Pittsburgh City Council looking into water authority contract
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Pittsburgh City Council today plans to review a contract that has nearly every city water customer paying $5 a month to a firm with deep ties to the director of the water authority.
Called before council is Michael Kenney, executive director of the Pittsburgh Water and Sewer Authority since April 2008. Council members are concerned about relationships forged in his prior role, as operations manager of the Municipal Authority of Westmoreland County, where he reported to executives of Wilkinsburg-based Resource Development and Management, which runs that authority under a $750,000 a year contract.
RDM paid Mr. Kenney for consulting work when he worked at the Westmoreland County authority. Mr. Kenney later hired RDM to do consulting work when he came to Pittsburgh. And an RDM sister company, Utility Line Security LLC, won a contract with the city water authority to provide water and sewer line warranties to every city household. ULS went on to employ two of Mr. Kenney's relatives.
Councilman Doug Shields, who called for today's special council meeting on the topic, said Wednesday that he will question Mr. Kenney's relationship with Resource Development and Utility Line Security. "Why weren't there disclosures of potential conflicts of interest?" he asked.
Mayor Luke Ravenstahl, who appoints the authority's board, said he saw "no conflict," and called Mr. Kenney's relationship with RDM "well-documented."
Pittsburgh's water authority hired Mr. Kenney as executive director in 2008 at a salary of $130,000. At the time, he was operations director at the Municipal Authority of Westmoreland County.
While there, Mr. Kenney reported to Christopher H. Kerr, RDM's vice president, who founded ULS in June. RDM also paid Mr. Kenney to help with studies of water systems.
In August 2008, four months after being hired as the city water authority's executive director, Mr. Kenney hired RDM to study the agency's management structure, for which the firm was paid $85,000. The authority hasn't released the study.
Ten months later, the authority invited proposals from firms interested in offering line warranties to its customers, who could opt to have the charge added to their bills. That role had been held by Linebackers Inc., a Wexford firm. The only competing proposal came from the fledgling ULS, which won the role.
"There should have been dozens of companies that bid on it," said Councilman William Peduto. Other warranty firms have said they never got wind of the opportunity.
According to Councilman Patrick Dowd, a water authority board member, just 3,000 households signed up for the warranty. That's less than 3 percent of the 113,000 households that get water or sewer bills from the authority.
Mr. Dowd's office kept getting calls from residents without warranties who faced crushing bills for collapsed sewer pipes, which are the property owner's responsibility. He and Mr. Kenney mulled several options, and settled on assigning the warranty to all households, while allowing them to opt out.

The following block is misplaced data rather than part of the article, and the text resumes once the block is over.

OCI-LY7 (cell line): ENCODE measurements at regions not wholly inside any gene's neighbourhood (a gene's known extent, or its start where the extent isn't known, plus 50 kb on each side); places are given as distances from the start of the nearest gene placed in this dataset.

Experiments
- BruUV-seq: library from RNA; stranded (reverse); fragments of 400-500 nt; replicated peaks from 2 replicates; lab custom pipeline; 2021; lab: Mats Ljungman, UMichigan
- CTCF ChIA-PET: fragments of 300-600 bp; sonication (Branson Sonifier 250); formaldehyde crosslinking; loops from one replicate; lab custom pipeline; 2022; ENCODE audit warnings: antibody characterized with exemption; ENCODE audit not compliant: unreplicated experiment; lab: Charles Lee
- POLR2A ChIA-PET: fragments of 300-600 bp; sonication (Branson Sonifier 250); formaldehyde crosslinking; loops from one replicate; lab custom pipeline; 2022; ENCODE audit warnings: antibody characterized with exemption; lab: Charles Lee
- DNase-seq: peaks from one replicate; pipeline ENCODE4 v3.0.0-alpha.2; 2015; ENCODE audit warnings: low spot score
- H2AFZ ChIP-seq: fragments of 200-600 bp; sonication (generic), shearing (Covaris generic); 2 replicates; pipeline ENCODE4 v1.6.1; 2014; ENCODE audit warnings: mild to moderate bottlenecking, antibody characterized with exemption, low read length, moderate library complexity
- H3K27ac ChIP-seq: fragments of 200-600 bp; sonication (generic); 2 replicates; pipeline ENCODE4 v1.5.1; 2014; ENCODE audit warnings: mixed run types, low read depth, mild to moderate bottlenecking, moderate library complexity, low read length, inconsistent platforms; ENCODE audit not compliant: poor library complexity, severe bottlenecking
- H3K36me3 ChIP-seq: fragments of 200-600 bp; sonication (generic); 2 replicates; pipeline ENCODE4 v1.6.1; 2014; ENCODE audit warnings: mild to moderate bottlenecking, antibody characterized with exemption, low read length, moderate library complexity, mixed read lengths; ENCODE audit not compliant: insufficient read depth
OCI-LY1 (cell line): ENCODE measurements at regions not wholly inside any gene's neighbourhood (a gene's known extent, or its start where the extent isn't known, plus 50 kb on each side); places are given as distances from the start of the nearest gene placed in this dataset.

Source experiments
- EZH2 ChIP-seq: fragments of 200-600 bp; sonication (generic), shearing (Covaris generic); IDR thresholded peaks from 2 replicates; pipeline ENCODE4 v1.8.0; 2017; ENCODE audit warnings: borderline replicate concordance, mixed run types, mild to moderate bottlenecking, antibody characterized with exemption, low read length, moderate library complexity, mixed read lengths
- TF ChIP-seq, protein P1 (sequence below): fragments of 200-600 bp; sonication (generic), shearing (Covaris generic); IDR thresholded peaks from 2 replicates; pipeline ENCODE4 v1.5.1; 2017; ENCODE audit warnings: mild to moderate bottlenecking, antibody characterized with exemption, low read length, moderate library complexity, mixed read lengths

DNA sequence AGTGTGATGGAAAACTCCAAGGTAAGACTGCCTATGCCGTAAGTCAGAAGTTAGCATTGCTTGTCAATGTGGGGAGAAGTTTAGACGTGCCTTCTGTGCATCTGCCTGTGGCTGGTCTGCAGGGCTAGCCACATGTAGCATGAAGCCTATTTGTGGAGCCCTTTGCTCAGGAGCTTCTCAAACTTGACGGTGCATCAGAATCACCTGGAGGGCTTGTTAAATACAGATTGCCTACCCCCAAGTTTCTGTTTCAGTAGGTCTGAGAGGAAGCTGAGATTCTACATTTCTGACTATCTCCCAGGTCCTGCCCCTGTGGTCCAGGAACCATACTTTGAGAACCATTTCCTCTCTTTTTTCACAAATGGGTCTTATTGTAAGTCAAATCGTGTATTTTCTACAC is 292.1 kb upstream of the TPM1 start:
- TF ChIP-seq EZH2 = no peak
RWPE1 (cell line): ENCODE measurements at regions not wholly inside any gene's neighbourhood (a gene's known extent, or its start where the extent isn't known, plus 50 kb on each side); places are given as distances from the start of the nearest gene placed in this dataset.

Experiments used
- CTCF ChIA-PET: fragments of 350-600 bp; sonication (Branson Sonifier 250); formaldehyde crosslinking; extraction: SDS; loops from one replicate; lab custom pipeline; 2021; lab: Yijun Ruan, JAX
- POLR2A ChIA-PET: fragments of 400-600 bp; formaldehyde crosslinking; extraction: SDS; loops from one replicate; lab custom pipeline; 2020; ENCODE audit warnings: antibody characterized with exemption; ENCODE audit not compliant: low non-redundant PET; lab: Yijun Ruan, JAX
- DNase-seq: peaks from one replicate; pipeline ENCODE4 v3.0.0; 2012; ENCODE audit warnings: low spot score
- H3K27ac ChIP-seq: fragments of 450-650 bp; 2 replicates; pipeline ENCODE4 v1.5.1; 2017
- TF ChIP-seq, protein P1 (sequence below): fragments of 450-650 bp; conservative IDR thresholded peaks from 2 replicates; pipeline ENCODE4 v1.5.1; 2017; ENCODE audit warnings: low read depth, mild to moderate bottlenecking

"Once I heard that it might be possible to reduce the charge [for the warranty], expand the number of people covered, and expand the coverage [by removing claim limits], I remember saying, 'That would be great,' " said Mr. Dowd.
"It should have been rebid," said Mr. Peduto.
Mr. Dowd said that would have added months to the process. Instead, the authority amended the ULS contract to give everyone its warranty for $5 a month.
Mr. Dowd said he did not know then about Mr. Kenney's past relationship with RDM and its ties to ULS.
"The executive director should've disclosed all of that to the board" before any contract was signed, he said. "If I would've known in advance, things would've been different."
In January, Mr. Kenney told his board that ULS had hired his daughter. She subsequently quit at Mr. Kenney's request, but his niece has since interned at ULS. His nephew, Lou Esola, interned with the Pittsburgh water authority beginning in September, and was hired in the Accounts Payable Department in January.
"They have the right to pursue employment," Mr. Kenney said. He said he had no role in any of the hirings and that there was no violation of anti-nepotism rules.
The city code bars officials from hiring or promoting their parents, step-parents, children, step-children, siblings, step-siblings, grandparents, grandchildren, parents-in-law, siblings-in-law, aunts, uncles or first cousins, or exerting influence to help such relatives' businesses.
The ULS contract has spurred a civil suit in Allegheny County Common Pleas Court, an inquiry by the state attorney general's office, and claims by Utah businessman Stephen Gallo that a warranty concept he pitched around the region for two years was replicated by Mr. Kerr.
Mr. Kerr said the product is what's important. "You can't find anybody that will criticize the price, and nobody has criticized the performance."
RDM was created in 1991 by former Development Director Joseph M. Hohman, joined by former county Solicitor James Dodaro shortly after they left the public sector. In January 1992 it became a consultant to the Westmoreland County municipal authority. It now has a 14-year pact that ends in 2013.
Another firm headed by Mr. Kerr, Utilishield Inc., sells water line warranties to Westmoreland municipal authority customers.
"Everywhere you look," said Mr. Shields, "they've got their fingers in the pie."
First Published March 25, 2010 12:00 am